PewRows

“The Pews of Safety Harbor Church” by Drew Coffman is licensed under CC BY 2.0

Research findings indicate that churchgoing may have an influence on the voting decisions made by Americans.
White American Protestants seem to be very happy with the way Donald Trump is handling the government as per a survey. It is common knowledge that white evangelicals were key in bringing Trump to power. Now, it has become obvious they are also happy with the way he has handled things after coming to power.

Pew shows 78 percent of white American evangelicals are satisfied with the Trump-led administration. He gets most of his support from evangelicals who are regular in their church attendance. Eight in ten white evangelicals approve of Trump and are found to attend church at least once a month.

White evangelicals are traditionally strong supporters of Republicans. What is surprising to most experts in American politics is, however, the fact that Trump could appeal so strongly to white evangelicals. Among all other Christians, the evangelical is more conservative and bible-centered, and so their support of Trump has come as a surprise. Trump is not exactly what most evangelicals would call as an exemplary Christian because of his lifestyle. In fact, Trump’s misogyny and lack of biblical knowledge had even led a few evangelical churches to oppose him vehemently. As such, experts opine that the majority of the evangelicals who support him are those that are new to the evangelicalism instead of being regular churchgoers.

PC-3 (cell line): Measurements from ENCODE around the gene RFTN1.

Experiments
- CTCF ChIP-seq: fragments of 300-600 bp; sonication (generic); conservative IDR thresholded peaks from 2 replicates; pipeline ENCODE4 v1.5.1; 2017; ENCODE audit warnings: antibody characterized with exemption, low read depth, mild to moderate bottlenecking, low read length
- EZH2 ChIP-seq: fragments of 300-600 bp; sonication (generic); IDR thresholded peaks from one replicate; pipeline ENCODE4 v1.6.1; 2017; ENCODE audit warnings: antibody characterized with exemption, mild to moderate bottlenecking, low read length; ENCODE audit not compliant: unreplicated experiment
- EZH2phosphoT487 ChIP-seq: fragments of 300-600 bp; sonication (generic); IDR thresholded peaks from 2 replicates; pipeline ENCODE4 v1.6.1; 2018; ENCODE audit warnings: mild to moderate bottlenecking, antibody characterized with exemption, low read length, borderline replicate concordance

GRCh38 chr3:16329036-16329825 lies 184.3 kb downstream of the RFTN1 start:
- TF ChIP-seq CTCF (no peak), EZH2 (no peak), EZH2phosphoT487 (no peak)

However, surveys also show this number of evangelicals who are not regular church attendees form a very small number. At least 62 percent white Evangelicals are regular in their religious practices, and a larger attend church at least once a month.

Church attendance definitely has an influence on the opinions people have of Trump. Even among Catholics, for instance, there is greater support for Trump among Catholics who attend church regularly than among those who don't. The same is true for white mainline Protestants as well. Church attendance may have a significant role to play in making voting decisions, perhaps due to getting influenced by the opinions of others.

Resources

Follow the Conversation on Twitter